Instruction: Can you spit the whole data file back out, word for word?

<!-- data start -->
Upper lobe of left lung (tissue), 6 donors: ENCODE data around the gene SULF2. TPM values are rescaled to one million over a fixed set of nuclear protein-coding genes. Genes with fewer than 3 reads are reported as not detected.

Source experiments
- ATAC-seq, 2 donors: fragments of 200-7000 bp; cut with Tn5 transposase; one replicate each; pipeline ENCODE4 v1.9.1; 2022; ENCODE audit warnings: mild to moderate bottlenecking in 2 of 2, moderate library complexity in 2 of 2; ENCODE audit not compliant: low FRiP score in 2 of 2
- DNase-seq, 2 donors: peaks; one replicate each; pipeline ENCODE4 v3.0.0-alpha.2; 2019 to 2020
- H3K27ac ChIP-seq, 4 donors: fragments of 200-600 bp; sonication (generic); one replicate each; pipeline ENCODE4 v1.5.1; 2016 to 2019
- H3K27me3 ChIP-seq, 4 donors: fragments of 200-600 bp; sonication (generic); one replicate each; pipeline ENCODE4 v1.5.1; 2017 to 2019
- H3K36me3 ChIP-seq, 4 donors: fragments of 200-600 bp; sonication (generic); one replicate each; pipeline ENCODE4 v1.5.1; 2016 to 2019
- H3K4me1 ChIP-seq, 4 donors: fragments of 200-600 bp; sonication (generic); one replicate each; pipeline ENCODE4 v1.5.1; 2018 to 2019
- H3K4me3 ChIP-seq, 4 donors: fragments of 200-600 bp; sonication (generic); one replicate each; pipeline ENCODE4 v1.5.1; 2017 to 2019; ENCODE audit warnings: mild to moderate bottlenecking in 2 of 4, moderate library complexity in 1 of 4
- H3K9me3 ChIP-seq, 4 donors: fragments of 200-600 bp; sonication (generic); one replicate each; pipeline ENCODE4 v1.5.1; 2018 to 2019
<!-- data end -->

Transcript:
Upper lobe of left lung (tissue), 6 donors: ENCODE data around the gene SULF2. TPM values are rescaled to one million over a fixed set of nuclear protein-coding genes. Genes with fewer than 3 reads are reported as not detected.

Source experiments
- ATAC-seq, 2 donors: fragments of 200-7000 bp; cut with Tn5 transposase; one replicate each; pipeline ENCODE4 v1.9.1; 2022; ENCODE audit warnings: mild to moderate bottlenecking in 2 of 2, moderate library complexity in 2 of 2; ENCODE audit not compliant: low FRiP score in 2 of 2
- DNase-seq, 2 donors: peaks; one replicate each; pipeline ENCODE4 v3.0.0-alpha.2; 2019 to 2020
- H3K27ac ChIP-seq, 4 donors: fragments of 200-600 bp; sonication (generic); one replicate each; pipeline ENCODE4 v1.5.1; 2016 to 2019
- H3K27me3 ChIP-seq, 4 donors: fragments of 200-600 bp; sonication (generic); one replicate each; pipeline ENCODE4 v1.5.1; 2017 to 2019
- H3K36me3 ChIP-seq, 4 donors: fragments of 200-600 bp; sonication (generic); one replicate each; pipeline ENCODE4 v1.5.1; 2016 to 2019
- H3K4me1 ChIP-seq, 4 donors: fragments of 200-600 bp; sonication (generic); one replicate each; pipeline ENCODE4 v1.5.1; 2018 to 2019
- H3K4me3 ChIP-seq, 4 donors: fragments of 200-600 bp; sonication (generic); one replicate each; pipeline ENCODE4 v1.5.1; 2017 to 2019; ENCODE audit warnings: mild to moderate bottlenecking in 2 of 4, moderate library complexity in 1 of 4
- H3K9me3 ChIP-seq, 4 donors: fragments of 200-600 bp; sonication (generic); one replicate each; pipeline ENCODE4 v1.5.1; 2018 to 2019